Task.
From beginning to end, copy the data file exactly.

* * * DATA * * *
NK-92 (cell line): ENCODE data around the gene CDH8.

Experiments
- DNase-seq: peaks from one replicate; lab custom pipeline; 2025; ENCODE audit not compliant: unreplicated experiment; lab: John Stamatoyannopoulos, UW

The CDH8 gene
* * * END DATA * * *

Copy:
NK-92 (cell line): ENCODE data around the gene CDH8.

Experiments
- DNase-seq: peaks from one replicate; lab custom pipeline; 2025; ENCODE audit not compliant: unreplicated experiment; lab: John Stamatoyannopoulos, UW

The CDH8 gene